Hal Junior: The Secret Signal
By Simon Haynes
Self-published by Bowman Press, September, 2011
Poe thinks this is MG mass-market-quality sci-fi spoof
First sentence: Captain Spacejock was patrolling the galaxy's deadliest sector in his sleek fighter, the Phantom X1.
Haynes opens this slick story with a limerick, a complete scale model of the universe (very small scale), and several fresh riffs on the old "fortunately-unfortunately" gag that Poe first heard and found hysterical at the age of 8. (And still does, evidently.)
Haynes swiftly introduces his characters and their space-station world, and gets Hal into trouble almost immediately. The sample doesn't quite set up a single over-arching challenge for Hal, or even make it clear there'll be one, but there was plenty to keep Poe reading. Neat illustrations are included.
Alas! There's only one volume of Junior out now. Too bad, because kids will want to tear through more stories right away. (Fortunately, the e-format can keep the "pilot" in circulation indefinitely.)
Hal seems to be the kid version of Hal Spacejock, the hilariously hapless MC of Haynes' traditionally-pubbed sci fi series. Kids may be eager to move across the Intertubes to the adult series, but signals are mixed as to whether Hal Spacejock is suitable for readers under 17. (See its sample review, below.)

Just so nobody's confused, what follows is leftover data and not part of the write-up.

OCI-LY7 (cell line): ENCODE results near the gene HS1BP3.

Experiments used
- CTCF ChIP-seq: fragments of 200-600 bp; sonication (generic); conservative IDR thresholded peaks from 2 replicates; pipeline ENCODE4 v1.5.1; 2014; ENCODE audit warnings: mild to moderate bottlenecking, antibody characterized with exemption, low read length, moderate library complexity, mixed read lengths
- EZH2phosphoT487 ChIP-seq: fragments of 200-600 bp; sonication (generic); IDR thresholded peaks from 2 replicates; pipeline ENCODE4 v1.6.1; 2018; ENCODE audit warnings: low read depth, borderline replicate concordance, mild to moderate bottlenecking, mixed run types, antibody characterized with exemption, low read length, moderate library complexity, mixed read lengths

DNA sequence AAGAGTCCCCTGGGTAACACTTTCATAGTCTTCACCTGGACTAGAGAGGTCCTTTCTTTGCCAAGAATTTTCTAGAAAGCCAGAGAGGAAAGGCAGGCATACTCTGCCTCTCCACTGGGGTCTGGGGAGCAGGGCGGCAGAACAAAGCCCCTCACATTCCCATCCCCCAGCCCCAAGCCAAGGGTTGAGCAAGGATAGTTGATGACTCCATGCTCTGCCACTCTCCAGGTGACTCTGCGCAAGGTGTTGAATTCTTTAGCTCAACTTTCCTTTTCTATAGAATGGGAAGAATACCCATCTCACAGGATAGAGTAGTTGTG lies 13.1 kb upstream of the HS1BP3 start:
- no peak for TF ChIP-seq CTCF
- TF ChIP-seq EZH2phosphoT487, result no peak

Rated Q for Queued to read later.
By Simon Haynes
Originally published by Fremantle Press, dist. Penguin
Reissued by author, August, 2011
Poe thinks this is sci fi parody.
First sentence(s): Hal Spacejock was hunched over the Black Gull's flight console, studying a small chessboard balanced amongst the toggle switches, warning lights and status displays. Recently he'd read an article promoting the ancient game, claiming it would sharpen his mind, improve his memory and increase his attraction to the opposite sex.
Poe sampled this series because it's prominent in web searches alongside Haynes' MG ebook with similar title, and because online reviewers are already buying copies for their kids. Is that a good idea?
Hal pilots a decrepit freighter rocket. Bill collectors with murderous robot enforcers are beating on his door. Hal's situation is desperate enough to send him on what he thinks will be a trip hauling stolen goods. We know it will prove much more perilous. Suitably, the sample ends with Hal facing a crisis that's simultaneously dire and ridiculous.
Unlike Hal's ship (and brain), the plot's smartly constructed. There's just about one gag per paragraph, and the paragraphs are short. An online review compared the tone of this series to Galaxy Quest. Poe concurs.
In the single editing glitch Poe noticed, a batch of sentences appears out of place. The snarl is easily sorted. (It's also a tad tricky to figure out where the teasers end and the book proper begins, which is page 5 in the Smashwords sample. )
Back to the reason Poe sampled. Is this series suitable for MG readers? The story and humor feel right on target. But Poe did find one profanity in the sample. And the Smashwords rating suggests readers 17 and up, without specifying why. So the sample's not enough to condemn or okay the whole. But parents will have fun reading further, even if they ultimately decide not to share.
Rated I for If you love spoof, satire, and parody, try this series. Even if you think you don't like sci fi.
By R. H. Russell
Self-published by Morning Gate Press, September 2011